Where does the history of Indian rock begin exactly?

Does it begin in 1968, when The Beatles arrived in Rishikesh, Dehradun and wrote most of the songs for The White Album? Or between 1967 and 1971, in which five editions of the Simla Beat Contest were held to find India’s top “beat groups? Or perhaps, the 1990s, which saw the emergence of the music channels Channel V and MTV as the bridges between Western rock and its hungry Indian consumer, is responsible for India’s rock scene.

Abhimanyu Kukreja’s 79-minute Rockumentary: Evolution of Indian Rock goes back even further to trace the source of the Indian rock scene.

The story begins in the 1930s in Kolkata, when jazz groups brought to Indian shores the first traces of a sound that would evolve into Indian rock-and-roll. The documentary ends with a look at contemporary non-English rock bands – a symbol of how a country absorbed a foreign source of music and made it its own.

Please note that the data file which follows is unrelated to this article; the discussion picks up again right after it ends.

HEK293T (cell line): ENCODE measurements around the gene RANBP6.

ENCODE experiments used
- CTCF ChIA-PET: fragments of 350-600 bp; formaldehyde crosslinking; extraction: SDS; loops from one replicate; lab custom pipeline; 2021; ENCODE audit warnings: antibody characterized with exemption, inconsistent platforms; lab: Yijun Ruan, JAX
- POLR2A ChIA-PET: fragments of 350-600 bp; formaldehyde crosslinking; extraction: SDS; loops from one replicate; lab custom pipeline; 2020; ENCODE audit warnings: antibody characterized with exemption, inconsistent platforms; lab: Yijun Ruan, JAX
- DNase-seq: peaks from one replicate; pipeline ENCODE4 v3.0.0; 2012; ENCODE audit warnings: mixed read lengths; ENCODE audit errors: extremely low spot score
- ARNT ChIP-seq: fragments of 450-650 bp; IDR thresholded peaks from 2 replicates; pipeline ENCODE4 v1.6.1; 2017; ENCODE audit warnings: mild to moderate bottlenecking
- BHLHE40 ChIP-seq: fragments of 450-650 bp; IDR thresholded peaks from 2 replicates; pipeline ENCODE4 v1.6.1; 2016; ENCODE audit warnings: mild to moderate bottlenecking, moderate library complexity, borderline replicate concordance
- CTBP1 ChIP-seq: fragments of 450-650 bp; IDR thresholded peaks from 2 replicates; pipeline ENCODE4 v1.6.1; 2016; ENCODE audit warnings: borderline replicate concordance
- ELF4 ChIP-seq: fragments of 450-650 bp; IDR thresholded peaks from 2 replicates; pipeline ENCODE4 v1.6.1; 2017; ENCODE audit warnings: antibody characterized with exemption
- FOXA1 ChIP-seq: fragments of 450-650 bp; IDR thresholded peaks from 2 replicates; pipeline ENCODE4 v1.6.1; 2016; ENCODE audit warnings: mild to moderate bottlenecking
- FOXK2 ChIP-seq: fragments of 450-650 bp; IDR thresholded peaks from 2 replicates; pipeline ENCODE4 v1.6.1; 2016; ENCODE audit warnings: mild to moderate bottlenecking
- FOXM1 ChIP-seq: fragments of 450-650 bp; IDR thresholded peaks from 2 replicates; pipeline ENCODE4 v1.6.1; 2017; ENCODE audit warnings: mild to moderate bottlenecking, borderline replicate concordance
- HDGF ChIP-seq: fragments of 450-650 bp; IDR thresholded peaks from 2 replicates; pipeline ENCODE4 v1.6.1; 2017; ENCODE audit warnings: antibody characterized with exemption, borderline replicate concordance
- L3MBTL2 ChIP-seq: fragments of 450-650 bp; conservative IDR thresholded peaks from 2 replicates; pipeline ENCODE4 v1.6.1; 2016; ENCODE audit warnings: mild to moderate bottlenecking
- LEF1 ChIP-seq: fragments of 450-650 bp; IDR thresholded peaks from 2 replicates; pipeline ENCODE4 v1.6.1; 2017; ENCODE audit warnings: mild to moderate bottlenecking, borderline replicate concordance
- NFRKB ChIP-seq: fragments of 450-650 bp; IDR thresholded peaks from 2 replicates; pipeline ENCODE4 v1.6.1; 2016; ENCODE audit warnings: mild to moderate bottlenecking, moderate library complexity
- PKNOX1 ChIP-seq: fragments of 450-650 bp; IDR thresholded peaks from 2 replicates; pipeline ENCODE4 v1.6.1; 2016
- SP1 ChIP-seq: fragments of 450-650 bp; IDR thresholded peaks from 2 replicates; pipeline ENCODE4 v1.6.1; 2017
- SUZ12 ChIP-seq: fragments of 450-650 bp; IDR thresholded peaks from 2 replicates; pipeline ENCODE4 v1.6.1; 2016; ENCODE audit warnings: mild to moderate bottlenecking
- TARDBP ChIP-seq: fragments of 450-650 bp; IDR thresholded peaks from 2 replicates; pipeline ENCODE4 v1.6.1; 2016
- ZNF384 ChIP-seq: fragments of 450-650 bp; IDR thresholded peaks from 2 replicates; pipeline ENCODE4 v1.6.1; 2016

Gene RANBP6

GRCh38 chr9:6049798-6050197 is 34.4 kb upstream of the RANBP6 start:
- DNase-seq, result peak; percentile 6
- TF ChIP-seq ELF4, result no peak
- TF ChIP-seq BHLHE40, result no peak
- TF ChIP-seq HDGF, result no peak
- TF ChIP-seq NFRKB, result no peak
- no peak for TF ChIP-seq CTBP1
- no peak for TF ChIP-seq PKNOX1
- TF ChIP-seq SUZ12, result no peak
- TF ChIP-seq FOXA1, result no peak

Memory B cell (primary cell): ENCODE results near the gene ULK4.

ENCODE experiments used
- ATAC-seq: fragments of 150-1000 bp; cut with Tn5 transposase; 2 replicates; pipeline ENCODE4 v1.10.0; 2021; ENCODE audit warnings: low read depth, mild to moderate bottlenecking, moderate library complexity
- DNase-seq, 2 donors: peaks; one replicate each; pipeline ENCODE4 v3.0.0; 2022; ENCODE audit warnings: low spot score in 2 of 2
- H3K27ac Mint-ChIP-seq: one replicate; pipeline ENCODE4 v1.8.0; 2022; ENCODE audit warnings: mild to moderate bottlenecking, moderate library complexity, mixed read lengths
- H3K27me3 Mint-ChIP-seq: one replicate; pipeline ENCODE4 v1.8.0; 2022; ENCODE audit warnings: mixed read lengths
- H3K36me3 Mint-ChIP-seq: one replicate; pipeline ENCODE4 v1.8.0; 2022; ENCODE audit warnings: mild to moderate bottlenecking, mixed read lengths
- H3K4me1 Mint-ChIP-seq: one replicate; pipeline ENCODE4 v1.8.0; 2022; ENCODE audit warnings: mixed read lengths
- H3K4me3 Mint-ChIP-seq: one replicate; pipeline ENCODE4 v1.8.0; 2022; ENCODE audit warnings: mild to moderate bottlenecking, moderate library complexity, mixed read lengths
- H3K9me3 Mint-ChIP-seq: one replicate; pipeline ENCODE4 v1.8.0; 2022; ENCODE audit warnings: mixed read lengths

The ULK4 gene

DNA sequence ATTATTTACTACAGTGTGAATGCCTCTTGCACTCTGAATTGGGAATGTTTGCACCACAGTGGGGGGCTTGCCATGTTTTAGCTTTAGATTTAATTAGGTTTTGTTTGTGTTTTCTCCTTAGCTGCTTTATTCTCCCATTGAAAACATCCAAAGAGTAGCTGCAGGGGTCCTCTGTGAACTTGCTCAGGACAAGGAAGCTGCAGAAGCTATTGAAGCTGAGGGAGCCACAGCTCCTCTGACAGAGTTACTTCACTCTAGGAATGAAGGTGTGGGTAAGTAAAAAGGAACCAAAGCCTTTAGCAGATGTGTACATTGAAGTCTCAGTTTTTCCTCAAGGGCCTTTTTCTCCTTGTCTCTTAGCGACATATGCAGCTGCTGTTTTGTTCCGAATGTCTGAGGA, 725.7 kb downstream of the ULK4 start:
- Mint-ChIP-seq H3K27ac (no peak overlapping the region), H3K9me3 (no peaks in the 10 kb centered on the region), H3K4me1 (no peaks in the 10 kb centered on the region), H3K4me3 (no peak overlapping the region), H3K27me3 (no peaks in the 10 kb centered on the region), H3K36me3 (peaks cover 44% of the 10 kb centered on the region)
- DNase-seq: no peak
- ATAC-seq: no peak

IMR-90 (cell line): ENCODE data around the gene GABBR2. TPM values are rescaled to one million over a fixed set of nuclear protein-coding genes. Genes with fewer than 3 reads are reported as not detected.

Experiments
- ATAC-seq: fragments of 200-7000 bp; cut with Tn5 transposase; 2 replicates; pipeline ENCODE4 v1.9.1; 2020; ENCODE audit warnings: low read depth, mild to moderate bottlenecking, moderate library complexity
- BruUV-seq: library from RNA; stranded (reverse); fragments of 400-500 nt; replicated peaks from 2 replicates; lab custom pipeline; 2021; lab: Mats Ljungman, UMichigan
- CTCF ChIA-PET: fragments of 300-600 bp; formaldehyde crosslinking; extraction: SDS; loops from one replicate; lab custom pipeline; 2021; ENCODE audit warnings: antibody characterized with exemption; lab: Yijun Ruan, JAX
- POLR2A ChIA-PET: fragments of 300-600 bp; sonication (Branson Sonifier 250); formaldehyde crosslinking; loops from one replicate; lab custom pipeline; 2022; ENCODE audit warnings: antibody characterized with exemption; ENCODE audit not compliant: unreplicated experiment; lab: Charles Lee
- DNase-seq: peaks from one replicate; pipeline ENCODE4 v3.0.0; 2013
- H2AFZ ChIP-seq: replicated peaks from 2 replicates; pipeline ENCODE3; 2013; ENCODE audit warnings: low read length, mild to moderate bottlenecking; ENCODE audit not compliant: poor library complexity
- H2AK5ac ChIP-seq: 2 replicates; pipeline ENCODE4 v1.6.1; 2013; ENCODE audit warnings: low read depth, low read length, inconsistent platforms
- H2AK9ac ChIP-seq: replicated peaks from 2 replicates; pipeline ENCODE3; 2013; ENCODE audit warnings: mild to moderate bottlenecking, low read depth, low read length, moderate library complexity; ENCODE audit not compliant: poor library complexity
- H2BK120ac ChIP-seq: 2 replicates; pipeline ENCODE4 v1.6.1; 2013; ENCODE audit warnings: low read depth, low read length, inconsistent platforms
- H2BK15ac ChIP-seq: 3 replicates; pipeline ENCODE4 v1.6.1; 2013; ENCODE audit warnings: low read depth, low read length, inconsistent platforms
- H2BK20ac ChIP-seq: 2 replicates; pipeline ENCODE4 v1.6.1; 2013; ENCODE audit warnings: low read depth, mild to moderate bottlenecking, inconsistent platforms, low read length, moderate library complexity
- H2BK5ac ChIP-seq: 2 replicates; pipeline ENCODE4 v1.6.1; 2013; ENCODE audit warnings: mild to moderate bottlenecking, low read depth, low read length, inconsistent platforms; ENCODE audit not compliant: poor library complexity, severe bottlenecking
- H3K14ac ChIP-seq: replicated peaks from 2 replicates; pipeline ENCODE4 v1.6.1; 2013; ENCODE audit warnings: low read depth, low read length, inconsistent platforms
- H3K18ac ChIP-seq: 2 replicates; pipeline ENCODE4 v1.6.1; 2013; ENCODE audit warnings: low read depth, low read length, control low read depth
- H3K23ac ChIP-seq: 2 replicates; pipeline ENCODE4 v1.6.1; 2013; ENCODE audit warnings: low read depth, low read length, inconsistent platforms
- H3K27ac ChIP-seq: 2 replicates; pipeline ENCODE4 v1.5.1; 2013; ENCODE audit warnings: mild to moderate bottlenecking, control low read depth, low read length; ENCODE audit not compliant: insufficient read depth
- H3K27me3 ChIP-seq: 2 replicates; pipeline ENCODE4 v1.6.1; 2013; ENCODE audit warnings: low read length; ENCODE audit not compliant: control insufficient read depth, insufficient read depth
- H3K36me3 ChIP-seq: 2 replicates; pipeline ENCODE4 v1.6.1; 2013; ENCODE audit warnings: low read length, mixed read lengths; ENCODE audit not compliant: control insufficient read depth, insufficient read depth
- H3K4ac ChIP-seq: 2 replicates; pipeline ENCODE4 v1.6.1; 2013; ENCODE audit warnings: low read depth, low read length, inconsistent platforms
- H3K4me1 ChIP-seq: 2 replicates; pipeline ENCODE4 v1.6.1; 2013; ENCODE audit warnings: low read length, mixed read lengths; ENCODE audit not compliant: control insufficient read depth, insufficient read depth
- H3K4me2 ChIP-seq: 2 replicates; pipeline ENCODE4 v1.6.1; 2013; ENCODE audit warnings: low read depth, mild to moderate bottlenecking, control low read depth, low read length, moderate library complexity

“This film was made as a pilot project or an introduction to Indian rock for an ordinary man who has no idea of what rock in India is,” Kukreja told Scroll.in. “The intention now is to continue the Rockumentary series to cover all that which we couldn’t fit into 79 minutes.” Premiered in India in December 2018 at the Brahmaputra Valley Film Festival, the film will be screened for the first time in Delhi on Sunday.

Rockumentary: Evolution of Indian Rock (2018).

The story of Indian rock can either be told chronologically or sideways while simultaneously taking in the growth of the genre. Kukreja’s film attempts to do both.

The documentary is divided into eight chapters. It begins with The City of Joy, which covers Kolkata from the ’30s, when jazz bloomed, to the 1970s, when regular power cuts and the migration of Anglo-Indians from India killed the scene. Information for this period was hard to come by when the 35-year-old rock music fan began his research in the mid-2000s.

I Take to You by The Teddy Weatherford Band.

Among the songs in the film is I Take To You by The Teddy Weatherford Band, which Kukreja found on the Taj Mahal Foxtrot blog written by Naresh Fernandes, Scroll.in’s editor. It was among the sources Kukreja tapped into, as he was handicapped by the lack of footage and information covering Indian rock till the ’80s.